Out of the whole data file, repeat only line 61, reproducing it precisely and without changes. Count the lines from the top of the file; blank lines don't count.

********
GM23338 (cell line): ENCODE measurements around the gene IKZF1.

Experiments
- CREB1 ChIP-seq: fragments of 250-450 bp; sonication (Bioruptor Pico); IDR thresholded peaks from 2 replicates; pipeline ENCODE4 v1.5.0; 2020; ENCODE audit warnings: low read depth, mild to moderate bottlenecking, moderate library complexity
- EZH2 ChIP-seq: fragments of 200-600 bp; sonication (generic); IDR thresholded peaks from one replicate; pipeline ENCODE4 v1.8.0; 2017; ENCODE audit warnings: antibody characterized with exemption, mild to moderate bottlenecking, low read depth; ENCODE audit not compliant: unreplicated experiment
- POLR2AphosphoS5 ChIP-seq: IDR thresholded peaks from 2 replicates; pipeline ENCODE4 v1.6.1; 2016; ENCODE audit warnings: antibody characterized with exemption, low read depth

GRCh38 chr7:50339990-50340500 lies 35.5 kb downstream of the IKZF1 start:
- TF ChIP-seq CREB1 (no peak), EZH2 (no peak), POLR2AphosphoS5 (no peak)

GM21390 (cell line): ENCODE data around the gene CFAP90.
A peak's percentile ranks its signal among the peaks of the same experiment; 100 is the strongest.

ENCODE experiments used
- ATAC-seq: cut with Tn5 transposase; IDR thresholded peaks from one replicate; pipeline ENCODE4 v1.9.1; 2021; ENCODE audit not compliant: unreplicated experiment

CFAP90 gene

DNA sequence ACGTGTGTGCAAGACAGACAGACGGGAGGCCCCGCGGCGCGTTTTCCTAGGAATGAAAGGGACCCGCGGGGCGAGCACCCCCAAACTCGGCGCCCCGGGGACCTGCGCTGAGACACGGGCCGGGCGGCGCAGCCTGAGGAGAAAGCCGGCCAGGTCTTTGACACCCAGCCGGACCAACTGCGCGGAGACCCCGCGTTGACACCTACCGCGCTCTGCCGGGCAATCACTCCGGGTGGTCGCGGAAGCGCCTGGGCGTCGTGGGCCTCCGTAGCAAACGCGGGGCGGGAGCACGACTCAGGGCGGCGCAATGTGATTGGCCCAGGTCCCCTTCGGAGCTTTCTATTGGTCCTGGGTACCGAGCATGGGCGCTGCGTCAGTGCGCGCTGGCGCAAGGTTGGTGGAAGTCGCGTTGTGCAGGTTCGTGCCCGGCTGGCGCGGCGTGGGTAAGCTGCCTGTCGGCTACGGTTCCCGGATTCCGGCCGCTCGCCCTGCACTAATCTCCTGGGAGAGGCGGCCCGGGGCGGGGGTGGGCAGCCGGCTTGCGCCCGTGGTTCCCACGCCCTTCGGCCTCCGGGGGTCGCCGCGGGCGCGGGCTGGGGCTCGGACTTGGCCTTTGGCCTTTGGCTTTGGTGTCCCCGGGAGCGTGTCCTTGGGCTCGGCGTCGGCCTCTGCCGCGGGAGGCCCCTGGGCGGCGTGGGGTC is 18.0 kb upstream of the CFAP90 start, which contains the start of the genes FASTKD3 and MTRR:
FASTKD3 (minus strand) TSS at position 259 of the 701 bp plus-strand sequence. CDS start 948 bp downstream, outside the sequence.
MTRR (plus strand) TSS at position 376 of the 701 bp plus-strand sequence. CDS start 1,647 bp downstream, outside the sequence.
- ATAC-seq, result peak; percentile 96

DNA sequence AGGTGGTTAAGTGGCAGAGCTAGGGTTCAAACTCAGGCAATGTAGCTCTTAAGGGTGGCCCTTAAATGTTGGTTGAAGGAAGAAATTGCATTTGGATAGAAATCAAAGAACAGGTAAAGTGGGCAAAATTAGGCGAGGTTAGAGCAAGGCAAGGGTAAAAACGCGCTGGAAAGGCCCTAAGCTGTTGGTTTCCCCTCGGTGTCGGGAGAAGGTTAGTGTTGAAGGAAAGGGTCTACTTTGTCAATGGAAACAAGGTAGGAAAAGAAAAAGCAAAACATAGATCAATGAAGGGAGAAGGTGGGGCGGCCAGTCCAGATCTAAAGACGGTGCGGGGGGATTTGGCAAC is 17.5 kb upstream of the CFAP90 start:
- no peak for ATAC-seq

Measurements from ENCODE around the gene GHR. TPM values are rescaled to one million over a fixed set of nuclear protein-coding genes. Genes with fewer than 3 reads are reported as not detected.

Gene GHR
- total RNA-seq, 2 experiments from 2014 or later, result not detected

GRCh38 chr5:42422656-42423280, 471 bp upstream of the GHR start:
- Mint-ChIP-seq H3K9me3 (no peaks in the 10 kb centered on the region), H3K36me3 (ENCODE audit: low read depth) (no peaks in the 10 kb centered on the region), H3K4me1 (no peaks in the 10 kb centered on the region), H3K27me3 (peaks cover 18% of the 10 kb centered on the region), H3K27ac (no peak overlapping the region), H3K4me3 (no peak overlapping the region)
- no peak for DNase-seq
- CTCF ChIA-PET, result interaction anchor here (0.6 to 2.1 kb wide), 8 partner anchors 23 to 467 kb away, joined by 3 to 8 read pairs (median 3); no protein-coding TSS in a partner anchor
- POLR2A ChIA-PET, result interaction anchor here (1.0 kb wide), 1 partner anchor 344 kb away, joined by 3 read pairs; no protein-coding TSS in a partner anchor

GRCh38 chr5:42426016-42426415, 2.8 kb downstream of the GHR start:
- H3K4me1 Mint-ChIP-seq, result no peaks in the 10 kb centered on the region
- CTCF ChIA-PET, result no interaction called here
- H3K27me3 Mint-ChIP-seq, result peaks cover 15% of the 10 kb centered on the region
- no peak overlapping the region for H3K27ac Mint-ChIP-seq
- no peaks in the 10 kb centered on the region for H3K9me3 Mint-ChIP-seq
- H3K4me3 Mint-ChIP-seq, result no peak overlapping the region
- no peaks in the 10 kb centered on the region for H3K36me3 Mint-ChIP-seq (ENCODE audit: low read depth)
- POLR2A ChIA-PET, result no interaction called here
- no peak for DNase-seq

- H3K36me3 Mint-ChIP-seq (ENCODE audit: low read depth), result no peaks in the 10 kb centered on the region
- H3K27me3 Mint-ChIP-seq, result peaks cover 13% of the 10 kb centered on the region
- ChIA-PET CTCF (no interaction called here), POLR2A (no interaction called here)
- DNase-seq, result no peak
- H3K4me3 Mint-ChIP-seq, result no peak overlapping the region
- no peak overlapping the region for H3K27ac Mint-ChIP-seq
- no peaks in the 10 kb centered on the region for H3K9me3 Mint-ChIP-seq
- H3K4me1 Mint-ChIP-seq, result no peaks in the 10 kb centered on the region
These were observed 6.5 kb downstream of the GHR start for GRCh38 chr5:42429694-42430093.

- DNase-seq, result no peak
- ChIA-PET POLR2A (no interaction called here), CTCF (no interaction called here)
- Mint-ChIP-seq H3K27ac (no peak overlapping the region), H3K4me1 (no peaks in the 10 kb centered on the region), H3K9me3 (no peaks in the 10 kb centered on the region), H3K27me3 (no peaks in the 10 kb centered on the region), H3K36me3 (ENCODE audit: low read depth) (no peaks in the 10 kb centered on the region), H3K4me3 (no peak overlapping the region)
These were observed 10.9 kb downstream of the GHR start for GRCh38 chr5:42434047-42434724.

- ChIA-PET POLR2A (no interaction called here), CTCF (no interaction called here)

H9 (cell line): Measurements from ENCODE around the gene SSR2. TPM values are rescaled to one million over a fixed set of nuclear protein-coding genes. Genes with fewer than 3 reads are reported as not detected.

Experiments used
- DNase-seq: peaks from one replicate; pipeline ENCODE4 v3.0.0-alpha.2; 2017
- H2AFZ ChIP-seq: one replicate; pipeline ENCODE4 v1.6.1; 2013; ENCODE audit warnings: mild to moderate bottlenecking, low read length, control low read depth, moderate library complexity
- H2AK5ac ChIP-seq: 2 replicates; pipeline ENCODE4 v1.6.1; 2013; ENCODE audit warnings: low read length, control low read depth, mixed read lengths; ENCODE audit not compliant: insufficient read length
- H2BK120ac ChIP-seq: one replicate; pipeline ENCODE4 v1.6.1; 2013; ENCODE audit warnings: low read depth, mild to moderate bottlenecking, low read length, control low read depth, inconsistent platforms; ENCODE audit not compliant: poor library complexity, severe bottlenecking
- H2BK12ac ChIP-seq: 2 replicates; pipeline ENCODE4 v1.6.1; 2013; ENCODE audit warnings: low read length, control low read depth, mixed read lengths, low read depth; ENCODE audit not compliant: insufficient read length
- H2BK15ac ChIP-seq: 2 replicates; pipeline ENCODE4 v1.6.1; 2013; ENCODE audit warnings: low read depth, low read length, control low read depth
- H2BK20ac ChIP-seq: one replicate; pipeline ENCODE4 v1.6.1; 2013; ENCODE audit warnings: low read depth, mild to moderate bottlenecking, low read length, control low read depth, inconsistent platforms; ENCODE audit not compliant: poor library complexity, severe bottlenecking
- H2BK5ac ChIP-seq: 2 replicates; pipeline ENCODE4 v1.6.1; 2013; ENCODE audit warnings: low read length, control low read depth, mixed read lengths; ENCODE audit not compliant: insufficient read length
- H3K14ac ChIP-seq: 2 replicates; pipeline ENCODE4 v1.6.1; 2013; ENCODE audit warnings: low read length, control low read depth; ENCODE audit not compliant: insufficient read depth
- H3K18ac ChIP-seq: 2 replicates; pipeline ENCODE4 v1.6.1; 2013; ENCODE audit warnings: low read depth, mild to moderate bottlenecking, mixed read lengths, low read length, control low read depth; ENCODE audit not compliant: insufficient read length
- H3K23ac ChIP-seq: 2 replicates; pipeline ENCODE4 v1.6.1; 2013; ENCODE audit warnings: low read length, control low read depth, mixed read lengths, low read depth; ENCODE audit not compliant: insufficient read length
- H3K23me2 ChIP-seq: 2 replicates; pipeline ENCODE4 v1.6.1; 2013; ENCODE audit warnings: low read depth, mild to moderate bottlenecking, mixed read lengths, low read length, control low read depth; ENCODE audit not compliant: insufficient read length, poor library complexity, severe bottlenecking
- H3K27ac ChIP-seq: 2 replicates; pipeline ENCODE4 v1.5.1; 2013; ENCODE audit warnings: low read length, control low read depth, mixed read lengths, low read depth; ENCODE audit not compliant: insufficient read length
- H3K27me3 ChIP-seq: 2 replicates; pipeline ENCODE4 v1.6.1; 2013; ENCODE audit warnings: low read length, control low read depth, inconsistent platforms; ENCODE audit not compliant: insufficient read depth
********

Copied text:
- H3K14ac ChIP-seq: 2 replicates; pipeline ENCODE4 v1.6.1; 2013; ENCODE audit warnings: low read length, control low read depth; ENCODE audit not compliant: insufficient read depth